“A screenwriter develops a dangerous relationship with a faded film star determined to make a triumphant return.”

Director: Frank Lloyd
Writers: Charles Brackett, Billy Wilder, D.M. Marshman Jr.
Staring: William Holden, Gloria Swanson, Erich Von Stroheim, Nancy Olson
Streaming: Amazon Prime
Release Date: August 4, 1950

Sunset Boulevard (1950) won three Oscars and was nominated for 11 total awards in 1951. It is in the NBR top films for 1950, and is ranked No. 12 on AFI’s top 100 movies all-time. Sunset Boulevard is well made, well acted and well written.

However, in this man’s humble opinion, Sunset Boulevard suffers from the same afflictions of Norma Desmond (Gloria Swanson); the magic has worn off and while the reputation is strong, the memory is stronger than the reality.

The story follows the poor (literally) soul of Joe Gillis (William Holden) in his attempt to try and regather himself as a writer in Hollywood. While running away from some feds who’d like to take his car, Gillis pulls into the garage of an old style starstruck home. From this point, on, Gillis’ life will be thrown upside down.

Norma Desmond owns the home and lives in it with the house taker Max Von Mayerling (Erich von Stroheim). Desmond is a silent film star, but the evolution of cinema has left her in the dark. She is living in her own shadow, looking to emerge only on her own terms.

Desmond takes in Gillis, finds out he is a writer, and emotionally manipulates him to help her write a screenplay for her comeback. Gillis, trapped by his own destitute and lack of professional success, begrudgingly takes all her pampering. Desmond is saying she is in love with Gillis, but he is only in love the comfort. That is, until a women comes along.

The audience meets Betty Schaefer in the early portion of Sunset Boulevard when she skewers on of Gillis’ attempted scripts. We are reintroduced to her at a New Year’s party, where Gillis symbolically sees a new exciting possibility. The pair between to work together on a script and naturally, a love interest is kindled.

The final portion of Sunset Boulevard revolves around Desmond finding out of Gillis’ secret project. The roller coaster emotions become overflowing in the film’s conclusion, and the knots created result in permanent consequences for many of the film’s major characters.

Alright, enough bullshitting about the plot. Sunset Boulevard has a compelling story as a foundation but its peak is carried by its performances. It’s impossible to deny that Gloria Swanson is putting it all out there as Norma Desmond. The over-the-top glam and desperate fame does ooze off the screen. She conveys reassurance of herself without being cocky; she thinks is natural to think the way she is.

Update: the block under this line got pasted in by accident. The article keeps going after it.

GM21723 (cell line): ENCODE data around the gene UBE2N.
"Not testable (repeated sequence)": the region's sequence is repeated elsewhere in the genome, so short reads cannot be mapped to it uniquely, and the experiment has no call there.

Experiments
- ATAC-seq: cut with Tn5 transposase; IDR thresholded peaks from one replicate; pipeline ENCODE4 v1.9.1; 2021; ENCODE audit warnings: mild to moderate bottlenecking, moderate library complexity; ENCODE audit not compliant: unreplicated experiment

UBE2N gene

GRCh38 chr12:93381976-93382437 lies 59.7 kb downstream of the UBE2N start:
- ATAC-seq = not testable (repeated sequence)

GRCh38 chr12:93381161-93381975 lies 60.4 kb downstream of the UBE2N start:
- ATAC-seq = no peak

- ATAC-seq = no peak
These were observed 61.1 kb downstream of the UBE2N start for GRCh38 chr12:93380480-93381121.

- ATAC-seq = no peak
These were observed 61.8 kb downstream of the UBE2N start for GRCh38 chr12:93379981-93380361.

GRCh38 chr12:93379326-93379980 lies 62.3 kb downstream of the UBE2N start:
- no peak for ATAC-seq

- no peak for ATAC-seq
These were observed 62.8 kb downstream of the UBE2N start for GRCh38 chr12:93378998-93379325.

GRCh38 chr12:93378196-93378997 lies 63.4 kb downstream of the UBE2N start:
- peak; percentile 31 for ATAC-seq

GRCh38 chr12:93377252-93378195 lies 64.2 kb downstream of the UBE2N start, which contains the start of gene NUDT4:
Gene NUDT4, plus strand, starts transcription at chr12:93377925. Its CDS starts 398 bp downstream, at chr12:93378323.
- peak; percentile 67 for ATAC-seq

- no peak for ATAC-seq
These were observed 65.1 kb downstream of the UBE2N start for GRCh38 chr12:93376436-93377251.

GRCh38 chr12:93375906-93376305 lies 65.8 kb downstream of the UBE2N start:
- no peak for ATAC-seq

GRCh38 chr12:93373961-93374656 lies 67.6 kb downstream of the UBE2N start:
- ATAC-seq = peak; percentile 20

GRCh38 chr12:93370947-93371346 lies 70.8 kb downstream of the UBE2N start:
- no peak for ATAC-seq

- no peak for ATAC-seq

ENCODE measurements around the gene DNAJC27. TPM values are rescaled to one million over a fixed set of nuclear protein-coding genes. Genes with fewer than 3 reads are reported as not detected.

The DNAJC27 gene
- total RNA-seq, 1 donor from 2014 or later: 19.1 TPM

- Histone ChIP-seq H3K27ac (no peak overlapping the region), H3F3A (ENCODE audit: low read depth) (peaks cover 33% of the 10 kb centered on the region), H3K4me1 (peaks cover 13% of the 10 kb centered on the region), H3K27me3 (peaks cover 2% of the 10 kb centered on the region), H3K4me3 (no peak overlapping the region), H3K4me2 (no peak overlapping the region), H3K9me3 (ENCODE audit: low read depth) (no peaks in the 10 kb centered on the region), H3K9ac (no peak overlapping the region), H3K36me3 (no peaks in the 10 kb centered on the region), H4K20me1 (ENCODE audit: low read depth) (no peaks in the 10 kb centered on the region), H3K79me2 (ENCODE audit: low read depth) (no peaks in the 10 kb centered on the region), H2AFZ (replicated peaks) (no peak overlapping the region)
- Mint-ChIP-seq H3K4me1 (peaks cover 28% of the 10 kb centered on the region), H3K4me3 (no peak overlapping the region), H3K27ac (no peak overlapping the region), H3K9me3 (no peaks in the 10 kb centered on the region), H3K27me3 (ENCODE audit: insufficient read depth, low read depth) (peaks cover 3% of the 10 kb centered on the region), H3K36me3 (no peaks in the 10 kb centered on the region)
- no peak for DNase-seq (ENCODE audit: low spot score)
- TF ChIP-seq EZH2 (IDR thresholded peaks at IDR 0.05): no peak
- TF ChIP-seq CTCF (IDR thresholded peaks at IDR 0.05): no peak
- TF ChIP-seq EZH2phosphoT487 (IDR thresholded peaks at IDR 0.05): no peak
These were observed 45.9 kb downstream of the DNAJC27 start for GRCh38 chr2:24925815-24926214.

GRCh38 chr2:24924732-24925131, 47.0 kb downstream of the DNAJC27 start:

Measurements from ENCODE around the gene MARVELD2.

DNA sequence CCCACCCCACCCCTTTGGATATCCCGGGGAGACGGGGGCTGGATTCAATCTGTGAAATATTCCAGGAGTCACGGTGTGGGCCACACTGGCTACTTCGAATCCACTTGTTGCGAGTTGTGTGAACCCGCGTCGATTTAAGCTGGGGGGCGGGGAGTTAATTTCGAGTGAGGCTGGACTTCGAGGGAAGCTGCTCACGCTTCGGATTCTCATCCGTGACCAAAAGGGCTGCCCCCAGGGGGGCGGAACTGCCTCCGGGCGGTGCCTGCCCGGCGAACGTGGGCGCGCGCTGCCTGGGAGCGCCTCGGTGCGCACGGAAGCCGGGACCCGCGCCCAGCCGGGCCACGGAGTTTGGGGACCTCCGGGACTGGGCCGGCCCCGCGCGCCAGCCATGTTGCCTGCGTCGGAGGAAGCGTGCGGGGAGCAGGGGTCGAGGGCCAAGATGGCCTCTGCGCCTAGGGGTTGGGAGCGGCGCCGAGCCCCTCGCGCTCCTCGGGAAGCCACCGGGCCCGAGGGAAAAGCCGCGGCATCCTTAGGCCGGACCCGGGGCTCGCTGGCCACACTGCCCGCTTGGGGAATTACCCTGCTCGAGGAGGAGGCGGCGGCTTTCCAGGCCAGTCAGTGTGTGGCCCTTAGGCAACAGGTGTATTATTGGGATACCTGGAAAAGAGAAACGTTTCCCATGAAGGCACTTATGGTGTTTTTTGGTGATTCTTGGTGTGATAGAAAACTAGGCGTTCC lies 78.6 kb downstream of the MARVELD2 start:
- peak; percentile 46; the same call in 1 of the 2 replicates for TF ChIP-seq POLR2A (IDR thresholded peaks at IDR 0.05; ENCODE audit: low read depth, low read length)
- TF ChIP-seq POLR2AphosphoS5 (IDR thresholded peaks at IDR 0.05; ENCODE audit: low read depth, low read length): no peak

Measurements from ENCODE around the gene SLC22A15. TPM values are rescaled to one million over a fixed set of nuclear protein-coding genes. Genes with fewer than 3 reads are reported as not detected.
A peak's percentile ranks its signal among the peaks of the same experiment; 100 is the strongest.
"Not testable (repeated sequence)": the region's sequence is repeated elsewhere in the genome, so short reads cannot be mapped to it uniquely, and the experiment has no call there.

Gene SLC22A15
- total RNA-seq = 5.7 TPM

The problem is that she does not have anyone who bounces off her while. While William Holden was nominated for an Oscar, his chops aren’t nearly as sharp as his co-star. The character he is playing is meant to be a pessimistic and sullen person, but the acceptance of Desmond’s lack of sanity doesn’t come off as fluid. Gillis’ best acting came when he was with Nancy Olson; when the two writer love birds are tackling their craft and their feelings, it’s the most magnetic it is. In particular, when Gillis and Betty Schaefer are talking at the New Year’s Eve party, that was magnetic.

Sunset Boulevard is for sure above average in its tale of how a star is fading. It is rather fitting that the title of this movie can directly be a metaphor for the shining moments of one’s life disappearing into the darkness. The career of Desmond hit a wall and all she was trying to do was see over it, but her own insecurities ensured that the ladders she attempted to build always collapsed under the weight of her own expectations.

Sunset Boulevard is well made and for the most part very well acted. I can’t place a finger on what exactly left me wanting more, but the movie doesn’t have the same chutzpah as some of its peers.

STANKO RATING: B (3.5/5 Stars)

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